I see you.
I see you doing your best to keep me around. You don’t want me to walk away because it would mean that you made a strategic error somewhere–there was a move on the board you didn’t anticipate. You reach out and you ask me how I am doing these days, as though you cared for any other reason than that you can write it down in your Big Book of Scorekeeping: you asked. You’ve been absolved of your past and any future mistakes you might make, simply because you showed interest for a moment.
I won’t let you in.
I see you punishing me. I see you being unable to deal with your own emotions and reactions to the world around you–to even the smallest slight. You have the weight of the world on your shoulders and when I make my own mistakes, small, big, or just completely fabricated in your own mind, it’s just the right-sized bullet to load into the chamber and fire between my eyes. I see you unable to use your grown-up words and communicate that you are hurting or angry and instead doing what you’ve been told works: the silent treatment will show her just how upset I am. Feelings communicated with stiffness of air and screens of blue bubbles without any grey to break it up. Feelings communicated with quiet, but never with sentences.
I won’t let you punish me.
I see you.
I see you working to win my favor. I’ve told you over and over again, often as plainly as the daylight, that I am pretty sure I don’t want this. You hold onto the absence of certainty that comes with the word “pretty.” You cling to it and apologize and explain things away and stroke my hair and tell me you’re sorry and you’ll do it better next time and you are everything I need in this moment and in every moment. It’s not so much that you deny my agency or take away my choices, but you back me into a corner with your conviction and desperation: you may be more broken than even me. You may need my validation more than I need yours. You are an uncomfortable mirror held up to my past where I can see how and when and where I have been you. You want to be yourself around me, but “yourself” comes with a flexibility and fluidity that moves to the rhythm of what I need. I don’t want you to have to exist in that way, much like I don’t want to exist in that way. I don’t want you to pressure me into being that person who makes you dance.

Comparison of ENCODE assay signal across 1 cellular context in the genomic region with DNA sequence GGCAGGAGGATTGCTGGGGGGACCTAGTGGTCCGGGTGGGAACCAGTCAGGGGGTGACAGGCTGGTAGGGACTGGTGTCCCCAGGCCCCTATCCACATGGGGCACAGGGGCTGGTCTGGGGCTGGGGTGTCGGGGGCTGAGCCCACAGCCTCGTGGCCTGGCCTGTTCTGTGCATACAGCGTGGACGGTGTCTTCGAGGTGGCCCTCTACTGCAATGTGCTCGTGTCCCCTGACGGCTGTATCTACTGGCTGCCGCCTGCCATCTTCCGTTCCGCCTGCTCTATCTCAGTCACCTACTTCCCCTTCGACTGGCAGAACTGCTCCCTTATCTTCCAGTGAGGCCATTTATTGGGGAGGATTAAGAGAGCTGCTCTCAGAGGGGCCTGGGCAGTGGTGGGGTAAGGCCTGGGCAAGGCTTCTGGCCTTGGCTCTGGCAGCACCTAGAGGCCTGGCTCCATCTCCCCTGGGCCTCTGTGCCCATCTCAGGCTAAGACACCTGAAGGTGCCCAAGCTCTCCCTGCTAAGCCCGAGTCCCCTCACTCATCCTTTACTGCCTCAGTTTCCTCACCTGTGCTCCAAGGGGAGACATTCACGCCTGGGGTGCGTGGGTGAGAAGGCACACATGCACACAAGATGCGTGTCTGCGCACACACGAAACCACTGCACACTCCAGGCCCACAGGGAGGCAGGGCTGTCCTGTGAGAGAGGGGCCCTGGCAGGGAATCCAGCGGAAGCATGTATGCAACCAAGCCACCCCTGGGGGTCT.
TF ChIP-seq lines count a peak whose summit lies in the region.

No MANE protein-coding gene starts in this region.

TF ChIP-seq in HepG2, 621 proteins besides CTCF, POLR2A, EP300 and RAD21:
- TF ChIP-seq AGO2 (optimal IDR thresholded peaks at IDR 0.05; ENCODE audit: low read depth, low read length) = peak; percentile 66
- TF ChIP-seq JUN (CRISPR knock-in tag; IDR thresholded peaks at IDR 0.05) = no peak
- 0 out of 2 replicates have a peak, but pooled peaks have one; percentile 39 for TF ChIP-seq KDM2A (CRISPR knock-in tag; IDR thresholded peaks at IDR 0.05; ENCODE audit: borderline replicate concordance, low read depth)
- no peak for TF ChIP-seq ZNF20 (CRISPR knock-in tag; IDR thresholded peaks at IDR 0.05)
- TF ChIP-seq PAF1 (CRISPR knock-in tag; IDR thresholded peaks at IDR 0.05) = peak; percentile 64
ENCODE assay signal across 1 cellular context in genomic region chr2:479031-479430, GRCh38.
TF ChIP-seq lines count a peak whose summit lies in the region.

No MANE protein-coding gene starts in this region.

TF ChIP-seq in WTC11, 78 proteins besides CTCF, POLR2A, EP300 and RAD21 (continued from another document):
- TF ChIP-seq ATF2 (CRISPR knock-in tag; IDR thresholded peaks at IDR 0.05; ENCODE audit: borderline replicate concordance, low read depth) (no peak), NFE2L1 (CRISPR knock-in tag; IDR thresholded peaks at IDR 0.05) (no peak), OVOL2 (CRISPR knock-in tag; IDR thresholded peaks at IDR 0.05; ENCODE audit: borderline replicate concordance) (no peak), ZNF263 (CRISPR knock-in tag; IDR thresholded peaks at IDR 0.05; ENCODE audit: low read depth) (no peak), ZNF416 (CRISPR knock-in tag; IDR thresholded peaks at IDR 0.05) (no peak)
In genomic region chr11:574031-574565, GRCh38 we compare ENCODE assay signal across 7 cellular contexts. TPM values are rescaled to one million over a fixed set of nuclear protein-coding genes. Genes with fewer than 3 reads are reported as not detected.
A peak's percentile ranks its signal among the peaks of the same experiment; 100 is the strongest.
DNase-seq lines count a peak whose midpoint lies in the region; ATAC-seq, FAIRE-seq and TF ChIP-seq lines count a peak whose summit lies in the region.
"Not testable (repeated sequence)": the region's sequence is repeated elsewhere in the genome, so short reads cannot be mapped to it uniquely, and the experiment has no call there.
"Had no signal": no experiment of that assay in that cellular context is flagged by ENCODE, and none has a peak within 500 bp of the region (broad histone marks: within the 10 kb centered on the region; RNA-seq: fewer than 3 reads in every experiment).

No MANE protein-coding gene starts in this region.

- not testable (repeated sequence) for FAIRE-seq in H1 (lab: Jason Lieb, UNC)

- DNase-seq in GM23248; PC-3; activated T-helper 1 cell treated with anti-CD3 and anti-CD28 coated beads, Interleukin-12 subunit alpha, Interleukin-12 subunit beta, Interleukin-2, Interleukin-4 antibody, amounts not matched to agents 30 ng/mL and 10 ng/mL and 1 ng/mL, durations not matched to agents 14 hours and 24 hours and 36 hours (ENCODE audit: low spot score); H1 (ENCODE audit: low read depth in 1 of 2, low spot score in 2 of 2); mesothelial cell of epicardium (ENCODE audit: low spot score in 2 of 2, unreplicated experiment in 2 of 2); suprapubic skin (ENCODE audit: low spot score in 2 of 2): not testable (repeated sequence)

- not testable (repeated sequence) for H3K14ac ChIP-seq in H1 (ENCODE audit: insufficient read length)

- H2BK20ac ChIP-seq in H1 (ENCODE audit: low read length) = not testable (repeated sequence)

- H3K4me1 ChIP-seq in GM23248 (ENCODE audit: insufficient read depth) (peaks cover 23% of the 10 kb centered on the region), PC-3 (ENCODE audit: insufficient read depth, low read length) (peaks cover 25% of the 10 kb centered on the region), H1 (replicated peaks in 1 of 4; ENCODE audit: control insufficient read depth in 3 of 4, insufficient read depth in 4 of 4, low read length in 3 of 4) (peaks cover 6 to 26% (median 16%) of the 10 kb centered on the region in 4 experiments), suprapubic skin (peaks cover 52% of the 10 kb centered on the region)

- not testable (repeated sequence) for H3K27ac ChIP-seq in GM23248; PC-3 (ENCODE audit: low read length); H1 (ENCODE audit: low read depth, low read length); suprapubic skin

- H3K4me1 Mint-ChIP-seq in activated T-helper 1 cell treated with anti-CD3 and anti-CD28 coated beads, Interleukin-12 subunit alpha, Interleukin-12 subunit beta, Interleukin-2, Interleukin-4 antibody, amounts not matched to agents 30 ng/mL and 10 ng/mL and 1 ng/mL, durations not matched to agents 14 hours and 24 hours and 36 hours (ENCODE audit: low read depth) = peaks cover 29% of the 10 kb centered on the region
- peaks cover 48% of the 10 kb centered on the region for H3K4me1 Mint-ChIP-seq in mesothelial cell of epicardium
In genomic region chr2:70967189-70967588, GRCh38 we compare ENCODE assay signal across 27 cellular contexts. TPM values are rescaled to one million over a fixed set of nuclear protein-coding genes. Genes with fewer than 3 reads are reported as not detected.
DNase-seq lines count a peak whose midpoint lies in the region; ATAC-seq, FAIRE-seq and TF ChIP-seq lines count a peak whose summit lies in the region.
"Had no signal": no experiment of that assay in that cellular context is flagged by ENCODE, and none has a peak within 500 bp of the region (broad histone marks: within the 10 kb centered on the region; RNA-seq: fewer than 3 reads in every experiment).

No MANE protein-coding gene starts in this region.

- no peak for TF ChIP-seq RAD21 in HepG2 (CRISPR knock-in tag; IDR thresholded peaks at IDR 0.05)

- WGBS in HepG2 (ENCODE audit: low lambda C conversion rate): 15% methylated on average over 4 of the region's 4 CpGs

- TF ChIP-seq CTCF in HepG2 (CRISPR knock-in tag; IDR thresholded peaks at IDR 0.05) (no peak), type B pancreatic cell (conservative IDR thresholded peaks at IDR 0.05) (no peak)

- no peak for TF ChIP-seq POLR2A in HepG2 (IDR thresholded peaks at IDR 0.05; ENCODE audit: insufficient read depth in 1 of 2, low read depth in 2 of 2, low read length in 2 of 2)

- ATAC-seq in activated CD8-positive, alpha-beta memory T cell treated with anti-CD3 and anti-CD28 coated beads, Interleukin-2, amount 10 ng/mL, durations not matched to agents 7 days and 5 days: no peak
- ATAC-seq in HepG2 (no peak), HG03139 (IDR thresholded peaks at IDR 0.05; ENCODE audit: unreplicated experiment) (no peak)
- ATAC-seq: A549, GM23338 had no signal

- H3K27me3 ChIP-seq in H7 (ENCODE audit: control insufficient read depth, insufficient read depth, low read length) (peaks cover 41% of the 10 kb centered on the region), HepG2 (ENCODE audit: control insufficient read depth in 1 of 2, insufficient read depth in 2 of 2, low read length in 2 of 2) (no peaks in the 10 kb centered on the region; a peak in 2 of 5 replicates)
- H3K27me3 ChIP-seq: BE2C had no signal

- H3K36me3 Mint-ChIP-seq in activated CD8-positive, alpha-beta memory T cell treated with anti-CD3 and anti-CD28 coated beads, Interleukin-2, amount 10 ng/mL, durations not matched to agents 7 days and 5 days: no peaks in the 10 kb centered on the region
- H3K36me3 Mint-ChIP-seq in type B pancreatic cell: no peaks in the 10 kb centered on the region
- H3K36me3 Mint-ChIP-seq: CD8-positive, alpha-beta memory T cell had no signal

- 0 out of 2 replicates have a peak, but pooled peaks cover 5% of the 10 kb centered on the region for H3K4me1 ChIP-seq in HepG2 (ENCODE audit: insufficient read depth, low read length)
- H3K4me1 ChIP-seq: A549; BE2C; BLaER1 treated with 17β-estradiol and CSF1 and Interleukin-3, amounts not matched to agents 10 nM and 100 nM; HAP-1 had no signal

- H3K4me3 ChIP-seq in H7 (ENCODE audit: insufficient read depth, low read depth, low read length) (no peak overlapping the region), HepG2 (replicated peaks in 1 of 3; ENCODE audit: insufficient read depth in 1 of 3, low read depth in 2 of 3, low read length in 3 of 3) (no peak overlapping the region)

I won’t have you.
I see you crushed under your own cross, but it never occurs to you to blame anyone else for your collapse. You own the pain silently and you take on more of it willingly, simply because you are convinced that this is your lot in life. You are scared of failure, but even more scared of success. You dutifully bear the burden of mediocrity that comes with such a fear–you’ve persuaded yourself into believing that it’s a lighter load than the alternatives. You are scared of someone believing in you, but you need it so desperately. You cry into my hair and my neck and my shoulders as I tell you that you’re worth it–you want to hear these things, you don’t want to hear these things, you want me to look at you this way, you don’t want me to expect these things from you. You want for us to love each other deeply, on a much different level than we do, but you know you can’t survive under these expectations. The look that I give you when I stare directly into your eyes makes you believe just for a moment that you could be this man you dared to think of once, this man that I think you could be…and then the darkness of grief and guilt and blame swallows the hope whole and you go home again, buckled under the weight of the pack no one asked you to carry.
I won’t spend my time fighting you on your worth.
I see you.